Working with partners, Nature After Minerals is here to offer and share best-practice advice on biodiversity-led minerals restoration.
illow tits (Poecile montanus) are the most rapidly declining resident bird in the UK and a Red List species of conservation concern. The British population is unique to the UK which has undergone a 91% decrease in population size since 1967. The species distribution, once widespread, continues to contract with large gaps now present in the south and south west of England.
The twite (Carduelis flavirostris) is a small, brown finch with streaky markings and a stubby bill that is native to Britain and Ireland. Fifty years ago twites bred in at least 12 English counties but recent surveys of twites in England have reported very worrying declines and it is now included on the red list of birds of conservation concern.
Sand martins (Riparia riparia) are a summer migrant to Britain and Ireland, arriving in March in order to breed. They are related to swallows, and spend much of their life on the wing catching small flying insects.
At Langford Lowfields, a 175ha reedbed restoration reserve, Sandinyoureye sand sculptors and RSPB designed and created an artificial sand martin bank that is purpose built to look and function as naturally as possible with sand martin nesting ecology. Partnership project delivered by RSPB and Lafarge Tarmac with support from Sita funding and construction by Sandinyoureye Ltd.
Mineral sites provide excellent opportunities for natural regeneration and natural habitat succession. Once common in the wider countryside, these important ecological processes and the habitats they support are now limited due to changes in agriculture and an intensification of land use.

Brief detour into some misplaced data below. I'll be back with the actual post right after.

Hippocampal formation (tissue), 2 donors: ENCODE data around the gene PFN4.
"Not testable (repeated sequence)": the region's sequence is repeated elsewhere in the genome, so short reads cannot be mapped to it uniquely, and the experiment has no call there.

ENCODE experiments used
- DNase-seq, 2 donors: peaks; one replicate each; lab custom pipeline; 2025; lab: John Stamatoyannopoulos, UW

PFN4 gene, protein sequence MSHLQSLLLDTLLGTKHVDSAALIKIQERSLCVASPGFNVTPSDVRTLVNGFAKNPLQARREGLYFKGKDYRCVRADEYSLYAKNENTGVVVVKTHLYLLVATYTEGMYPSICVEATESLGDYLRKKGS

Minerals sites offer excellent opportunities to provide habitat and foraging (feeding) opportunities for many of the twenty four species of bumblebee in the UK. They are hard working and versatile pollinators of both agricultural crops and many wildflower species. Bumblebees have been declining due to the widespread loss of wildflower grasslands and changes in agricultural…
Cassington Quarry original restoration plan prior to the western extension was for more open water, but due to concerns raised from the local Oxford Airport and Ministry of Defence, a new design was put forward featuring a reedbed restoration for this final stage of the extraction.
Our Case Studies pages showcase the great work which is already being undertaken across the minerals and planning sectors to help enhance and protect the natural world and leave a lasting legacy for the benefit and enjoyment of future generations.